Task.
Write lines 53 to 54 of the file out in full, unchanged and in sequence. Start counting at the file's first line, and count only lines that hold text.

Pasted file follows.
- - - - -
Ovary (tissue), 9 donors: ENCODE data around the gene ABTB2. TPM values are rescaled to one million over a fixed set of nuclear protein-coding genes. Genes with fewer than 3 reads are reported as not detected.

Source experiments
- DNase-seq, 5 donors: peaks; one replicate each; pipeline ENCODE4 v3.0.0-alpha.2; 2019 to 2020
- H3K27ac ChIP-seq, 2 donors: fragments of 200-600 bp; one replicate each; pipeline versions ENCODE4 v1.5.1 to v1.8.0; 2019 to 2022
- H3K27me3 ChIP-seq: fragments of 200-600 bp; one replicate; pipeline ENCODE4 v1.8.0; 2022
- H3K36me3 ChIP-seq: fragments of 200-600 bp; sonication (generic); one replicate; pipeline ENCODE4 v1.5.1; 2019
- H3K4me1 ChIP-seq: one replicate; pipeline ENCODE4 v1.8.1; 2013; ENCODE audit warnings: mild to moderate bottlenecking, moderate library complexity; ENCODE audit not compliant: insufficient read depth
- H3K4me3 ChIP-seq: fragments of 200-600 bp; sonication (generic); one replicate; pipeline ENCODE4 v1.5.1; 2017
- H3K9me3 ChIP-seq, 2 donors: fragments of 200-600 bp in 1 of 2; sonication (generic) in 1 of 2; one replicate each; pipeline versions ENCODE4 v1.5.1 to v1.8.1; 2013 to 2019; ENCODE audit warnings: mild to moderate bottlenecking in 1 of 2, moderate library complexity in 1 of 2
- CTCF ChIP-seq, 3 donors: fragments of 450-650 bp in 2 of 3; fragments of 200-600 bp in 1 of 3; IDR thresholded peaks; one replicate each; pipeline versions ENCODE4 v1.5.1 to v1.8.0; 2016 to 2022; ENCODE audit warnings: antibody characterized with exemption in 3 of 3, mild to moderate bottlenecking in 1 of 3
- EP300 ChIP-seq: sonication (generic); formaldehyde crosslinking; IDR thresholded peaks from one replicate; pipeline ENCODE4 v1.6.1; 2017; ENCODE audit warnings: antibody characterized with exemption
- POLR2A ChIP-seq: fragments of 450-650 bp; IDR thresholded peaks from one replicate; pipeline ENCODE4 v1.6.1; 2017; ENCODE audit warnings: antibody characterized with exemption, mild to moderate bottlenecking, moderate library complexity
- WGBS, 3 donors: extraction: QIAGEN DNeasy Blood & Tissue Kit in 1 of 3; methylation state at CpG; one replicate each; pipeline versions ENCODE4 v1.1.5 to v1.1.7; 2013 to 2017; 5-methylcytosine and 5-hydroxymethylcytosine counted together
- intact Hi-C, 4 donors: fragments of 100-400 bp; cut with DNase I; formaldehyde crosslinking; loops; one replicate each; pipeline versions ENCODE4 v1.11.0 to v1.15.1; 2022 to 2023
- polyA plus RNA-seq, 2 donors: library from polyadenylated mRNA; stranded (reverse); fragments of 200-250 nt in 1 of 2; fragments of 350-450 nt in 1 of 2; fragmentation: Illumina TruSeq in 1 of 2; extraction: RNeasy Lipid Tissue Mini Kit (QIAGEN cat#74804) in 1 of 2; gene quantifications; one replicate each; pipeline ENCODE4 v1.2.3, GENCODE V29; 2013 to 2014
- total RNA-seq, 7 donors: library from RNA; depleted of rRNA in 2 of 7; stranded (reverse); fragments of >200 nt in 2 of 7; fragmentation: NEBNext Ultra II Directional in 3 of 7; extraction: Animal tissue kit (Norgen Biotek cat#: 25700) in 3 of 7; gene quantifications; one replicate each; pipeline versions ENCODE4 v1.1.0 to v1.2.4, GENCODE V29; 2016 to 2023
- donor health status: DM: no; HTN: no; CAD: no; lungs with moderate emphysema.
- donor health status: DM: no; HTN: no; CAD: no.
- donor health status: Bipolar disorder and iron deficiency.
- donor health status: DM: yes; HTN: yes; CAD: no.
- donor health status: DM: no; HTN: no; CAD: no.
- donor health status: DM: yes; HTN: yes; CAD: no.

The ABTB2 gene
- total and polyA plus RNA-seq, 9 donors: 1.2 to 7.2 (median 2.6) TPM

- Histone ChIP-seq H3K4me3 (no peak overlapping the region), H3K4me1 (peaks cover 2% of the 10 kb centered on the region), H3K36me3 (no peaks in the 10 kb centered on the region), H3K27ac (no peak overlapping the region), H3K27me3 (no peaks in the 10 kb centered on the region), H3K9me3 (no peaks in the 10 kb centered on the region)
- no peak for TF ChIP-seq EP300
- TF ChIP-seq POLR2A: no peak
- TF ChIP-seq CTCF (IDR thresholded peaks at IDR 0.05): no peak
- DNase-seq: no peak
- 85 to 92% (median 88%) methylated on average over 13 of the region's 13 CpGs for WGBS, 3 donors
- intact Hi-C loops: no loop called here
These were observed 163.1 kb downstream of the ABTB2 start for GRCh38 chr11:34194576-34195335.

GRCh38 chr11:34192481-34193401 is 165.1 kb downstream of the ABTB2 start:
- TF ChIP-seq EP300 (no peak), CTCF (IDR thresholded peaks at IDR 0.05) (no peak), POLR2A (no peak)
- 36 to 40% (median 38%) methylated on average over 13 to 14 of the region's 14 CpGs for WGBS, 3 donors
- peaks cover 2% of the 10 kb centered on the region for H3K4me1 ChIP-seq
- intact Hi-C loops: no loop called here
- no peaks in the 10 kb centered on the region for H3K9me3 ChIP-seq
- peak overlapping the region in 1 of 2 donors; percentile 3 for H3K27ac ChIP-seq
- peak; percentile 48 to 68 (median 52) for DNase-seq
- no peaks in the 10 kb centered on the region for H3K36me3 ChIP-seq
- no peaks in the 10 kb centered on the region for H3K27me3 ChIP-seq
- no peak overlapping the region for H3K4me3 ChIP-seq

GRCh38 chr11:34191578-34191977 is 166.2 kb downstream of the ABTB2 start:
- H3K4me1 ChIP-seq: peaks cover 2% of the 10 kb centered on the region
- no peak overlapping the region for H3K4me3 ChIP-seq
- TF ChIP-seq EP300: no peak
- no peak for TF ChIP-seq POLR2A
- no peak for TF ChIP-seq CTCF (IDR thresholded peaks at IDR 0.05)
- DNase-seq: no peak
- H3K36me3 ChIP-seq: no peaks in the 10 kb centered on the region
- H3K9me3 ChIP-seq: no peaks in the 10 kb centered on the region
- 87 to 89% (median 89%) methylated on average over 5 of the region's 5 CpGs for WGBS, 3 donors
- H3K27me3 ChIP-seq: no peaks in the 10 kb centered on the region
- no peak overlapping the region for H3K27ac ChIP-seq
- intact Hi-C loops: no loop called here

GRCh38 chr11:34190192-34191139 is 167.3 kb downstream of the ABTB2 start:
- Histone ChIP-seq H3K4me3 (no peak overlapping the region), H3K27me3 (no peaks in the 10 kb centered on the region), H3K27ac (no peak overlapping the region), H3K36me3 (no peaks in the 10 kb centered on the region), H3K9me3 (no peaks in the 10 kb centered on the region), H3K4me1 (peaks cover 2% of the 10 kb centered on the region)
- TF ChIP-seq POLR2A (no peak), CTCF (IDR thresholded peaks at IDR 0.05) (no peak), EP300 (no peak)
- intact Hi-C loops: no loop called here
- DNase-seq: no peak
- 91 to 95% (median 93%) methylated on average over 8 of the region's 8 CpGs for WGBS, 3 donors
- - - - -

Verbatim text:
- 87 to 89% (median 89%) methylated on average over 5 of the region's 5 CpGs for WGBS, 3 donors
- H3K27me3 ChIP-seq: no peaks in the 10 kb centered on the region